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An HTML based Turtle implementation for Google Colab and Jupyter Labs

Project description

ColabTurtlePlus

An extension of the original ColabTurtle by Tolga Atam (tolgaatam). Also includes some code from jaronma ColabTurtle_2 repo.

This is a module for drawing classic Turtle figures on Google Colab notebooks. It can also be used in Jupyter Lab notebooks. The graphics are drawn using SVG tags. The SVG commands can be printed on screen (after the drawing is completed) or saved to a file for use in a program like inkscape or Adobe Illustrator, or displaying the image in a webpage.

Installation

Create an empty code cell and type:

!pip install ColabTurtlePlus

Run the code cell to install the library.

Usage

In any code cell, import the package using either

from ColabTurtlePlus.Turtle import *

or

import ColabTurtlePlus.Turtle as turtle

where turtle (or other name) is the name of the turtle. As Colab stores the declared variables in the runtime, call this before using

turtle.initializeTurtle()

Main differences from ColabTurtle

Some of the default values have been changed to mirror those in turtle.py. In particular,

  • Default background color is white
  • Default pen color is black
  • Default pen size is 1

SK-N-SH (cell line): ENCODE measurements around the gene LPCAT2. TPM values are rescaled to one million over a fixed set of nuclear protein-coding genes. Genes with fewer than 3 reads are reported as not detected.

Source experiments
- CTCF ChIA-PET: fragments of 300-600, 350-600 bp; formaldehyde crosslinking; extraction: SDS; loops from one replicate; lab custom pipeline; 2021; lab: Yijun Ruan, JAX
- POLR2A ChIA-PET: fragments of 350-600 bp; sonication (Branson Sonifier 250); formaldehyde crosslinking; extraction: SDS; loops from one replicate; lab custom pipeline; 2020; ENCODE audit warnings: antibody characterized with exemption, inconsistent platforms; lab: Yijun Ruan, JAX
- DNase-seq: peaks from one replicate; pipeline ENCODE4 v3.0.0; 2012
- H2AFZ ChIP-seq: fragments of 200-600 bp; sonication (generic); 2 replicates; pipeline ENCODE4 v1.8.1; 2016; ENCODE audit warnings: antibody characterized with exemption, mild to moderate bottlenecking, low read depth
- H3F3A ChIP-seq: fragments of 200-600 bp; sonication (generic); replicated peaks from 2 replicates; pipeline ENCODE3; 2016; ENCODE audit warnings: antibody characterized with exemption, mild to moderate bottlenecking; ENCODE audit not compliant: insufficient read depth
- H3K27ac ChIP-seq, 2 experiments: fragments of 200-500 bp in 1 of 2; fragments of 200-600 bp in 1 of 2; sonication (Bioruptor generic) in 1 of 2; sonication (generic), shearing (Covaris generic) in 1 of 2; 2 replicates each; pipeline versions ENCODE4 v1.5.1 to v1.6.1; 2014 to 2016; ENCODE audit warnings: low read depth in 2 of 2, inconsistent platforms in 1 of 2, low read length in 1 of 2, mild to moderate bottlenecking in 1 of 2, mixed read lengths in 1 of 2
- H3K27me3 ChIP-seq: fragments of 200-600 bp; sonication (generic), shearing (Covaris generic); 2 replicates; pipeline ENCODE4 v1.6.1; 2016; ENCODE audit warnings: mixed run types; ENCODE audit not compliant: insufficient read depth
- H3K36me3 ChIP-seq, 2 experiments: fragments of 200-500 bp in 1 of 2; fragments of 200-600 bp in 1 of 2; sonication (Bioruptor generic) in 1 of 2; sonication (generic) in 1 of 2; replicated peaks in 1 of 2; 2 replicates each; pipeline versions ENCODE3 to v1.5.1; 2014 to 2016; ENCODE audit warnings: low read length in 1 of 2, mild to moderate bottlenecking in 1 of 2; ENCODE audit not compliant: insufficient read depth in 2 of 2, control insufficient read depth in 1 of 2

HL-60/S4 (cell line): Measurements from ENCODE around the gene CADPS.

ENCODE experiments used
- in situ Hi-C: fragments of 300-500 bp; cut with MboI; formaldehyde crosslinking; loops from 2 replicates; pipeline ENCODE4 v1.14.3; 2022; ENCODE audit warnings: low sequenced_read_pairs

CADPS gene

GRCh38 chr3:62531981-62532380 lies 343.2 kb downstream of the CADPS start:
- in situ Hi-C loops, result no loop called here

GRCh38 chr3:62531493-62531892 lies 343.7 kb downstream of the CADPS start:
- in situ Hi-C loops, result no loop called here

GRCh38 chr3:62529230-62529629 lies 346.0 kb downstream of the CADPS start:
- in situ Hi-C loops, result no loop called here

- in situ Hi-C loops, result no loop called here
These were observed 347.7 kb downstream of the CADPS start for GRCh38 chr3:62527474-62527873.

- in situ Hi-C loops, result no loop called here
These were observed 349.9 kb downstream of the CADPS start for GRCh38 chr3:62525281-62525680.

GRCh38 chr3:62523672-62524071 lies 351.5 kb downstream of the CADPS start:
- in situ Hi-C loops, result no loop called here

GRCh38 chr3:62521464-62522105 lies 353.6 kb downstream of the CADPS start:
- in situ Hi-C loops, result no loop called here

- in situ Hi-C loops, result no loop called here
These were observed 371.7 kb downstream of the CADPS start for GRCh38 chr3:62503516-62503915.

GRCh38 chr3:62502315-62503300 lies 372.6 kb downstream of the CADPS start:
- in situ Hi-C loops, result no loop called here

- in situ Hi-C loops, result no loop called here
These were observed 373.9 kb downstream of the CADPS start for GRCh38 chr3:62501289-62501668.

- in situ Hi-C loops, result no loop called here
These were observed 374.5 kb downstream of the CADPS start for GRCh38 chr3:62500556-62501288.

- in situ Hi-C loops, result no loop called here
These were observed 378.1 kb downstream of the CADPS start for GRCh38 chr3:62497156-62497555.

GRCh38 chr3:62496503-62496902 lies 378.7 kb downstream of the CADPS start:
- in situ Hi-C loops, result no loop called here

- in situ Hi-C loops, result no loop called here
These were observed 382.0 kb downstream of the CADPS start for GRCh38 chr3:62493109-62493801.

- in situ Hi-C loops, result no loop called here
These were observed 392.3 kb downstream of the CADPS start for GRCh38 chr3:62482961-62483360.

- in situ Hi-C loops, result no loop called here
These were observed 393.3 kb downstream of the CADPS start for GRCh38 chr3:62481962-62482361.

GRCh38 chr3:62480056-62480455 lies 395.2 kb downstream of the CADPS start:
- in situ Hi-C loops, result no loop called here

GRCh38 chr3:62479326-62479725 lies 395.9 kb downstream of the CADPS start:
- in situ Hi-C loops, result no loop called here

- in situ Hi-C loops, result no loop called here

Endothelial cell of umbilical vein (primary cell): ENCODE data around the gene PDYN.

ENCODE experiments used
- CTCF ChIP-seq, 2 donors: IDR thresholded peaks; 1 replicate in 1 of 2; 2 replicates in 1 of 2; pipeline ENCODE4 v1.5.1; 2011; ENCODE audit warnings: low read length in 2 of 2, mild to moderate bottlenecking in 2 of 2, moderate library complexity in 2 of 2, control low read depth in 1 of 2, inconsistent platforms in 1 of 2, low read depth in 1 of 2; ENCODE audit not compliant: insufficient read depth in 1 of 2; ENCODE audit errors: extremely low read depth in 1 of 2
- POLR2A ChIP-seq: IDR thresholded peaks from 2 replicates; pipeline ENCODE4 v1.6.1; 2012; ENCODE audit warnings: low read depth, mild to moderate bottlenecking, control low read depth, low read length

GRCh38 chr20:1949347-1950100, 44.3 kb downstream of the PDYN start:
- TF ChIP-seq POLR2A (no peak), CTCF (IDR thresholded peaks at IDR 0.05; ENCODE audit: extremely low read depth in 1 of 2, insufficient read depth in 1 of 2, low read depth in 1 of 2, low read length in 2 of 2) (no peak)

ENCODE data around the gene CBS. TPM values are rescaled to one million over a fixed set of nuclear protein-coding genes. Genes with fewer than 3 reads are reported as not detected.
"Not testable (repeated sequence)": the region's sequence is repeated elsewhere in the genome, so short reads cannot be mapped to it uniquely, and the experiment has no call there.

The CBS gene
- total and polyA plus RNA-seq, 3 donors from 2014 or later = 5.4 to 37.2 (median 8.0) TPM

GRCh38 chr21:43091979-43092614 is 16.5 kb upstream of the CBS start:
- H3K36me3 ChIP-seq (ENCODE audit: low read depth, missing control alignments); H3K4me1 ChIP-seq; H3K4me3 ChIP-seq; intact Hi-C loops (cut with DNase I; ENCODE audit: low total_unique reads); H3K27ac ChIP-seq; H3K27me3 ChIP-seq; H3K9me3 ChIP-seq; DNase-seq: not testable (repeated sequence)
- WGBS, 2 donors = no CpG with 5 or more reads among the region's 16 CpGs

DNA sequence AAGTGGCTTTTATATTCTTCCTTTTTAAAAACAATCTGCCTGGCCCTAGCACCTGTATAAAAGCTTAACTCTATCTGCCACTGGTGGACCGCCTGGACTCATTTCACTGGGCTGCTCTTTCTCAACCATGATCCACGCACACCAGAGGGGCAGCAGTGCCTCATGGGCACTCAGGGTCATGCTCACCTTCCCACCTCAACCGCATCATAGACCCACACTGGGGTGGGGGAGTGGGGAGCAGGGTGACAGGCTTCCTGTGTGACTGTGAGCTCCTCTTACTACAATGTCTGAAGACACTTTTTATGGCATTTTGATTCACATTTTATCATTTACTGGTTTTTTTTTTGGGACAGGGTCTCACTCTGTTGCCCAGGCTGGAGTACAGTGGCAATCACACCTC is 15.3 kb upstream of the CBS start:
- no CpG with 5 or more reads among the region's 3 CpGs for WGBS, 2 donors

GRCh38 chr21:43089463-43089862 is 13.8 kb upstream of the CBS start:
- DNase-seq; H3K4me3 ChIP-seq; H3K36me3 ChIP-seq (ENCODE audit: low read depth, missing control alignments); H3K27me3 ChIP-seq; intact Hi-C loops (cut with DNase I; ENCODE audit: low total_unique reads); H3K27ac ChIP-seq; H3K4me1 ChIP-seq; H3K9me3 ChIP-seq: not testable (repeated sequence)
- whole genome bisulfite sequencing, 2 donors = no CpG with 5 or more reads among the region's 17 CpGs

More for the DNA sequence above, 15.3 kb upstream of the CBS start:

• Default shape is classic
  • Default window size is 800x600
  • Default mode is standard. Therefore
    • center of window has coordinates (0,0)
    • initial turtle heading is to the right (east)
    • positive angles are measured counterclockwise with 0° pointing right

The original default values in ColabTurtle can be used by calling turtle.oldDefaults() before the initializeTurtle() command.

This version extends ColabTurtle to include more of the commands found in the classic turtle.py package and some additional features.

  • The possible turtle shapes include the ones from turtle.py: 'classic' (the default), 'arrow', 'triangle', 'square', 'circle', 'blank'. The 'turtle' shape is the one that Tolga Atam included in his original ColabTurtle version. Use 'turtle2' for the polygonal turtle shape form turtle.py. The circle shape from the original ColabTurtle was renamed 'ring'.
  • Added option for selecting a mode when initializing the turtle graphics
    • "standard" : initial turtle heading is to the right (east) and positive angles measured counterclockwise with 0° pointing right.
    • "logo" : initial turtle heading is upward (north) and positive angles are measured clockwise with 0° pointing up.
    • "world" : used with user-defined coordinates. Setup is same as "standard".
    • "svg": This is a special mode to handle how the original ColabTurtle worked. The coordinate system is the same as that used with SVG. The upper left corner is (0,0) with positive x direction going left to right, and the positive y direction going top to bottom. Positive angles are measured clockwise with 0° pointing right.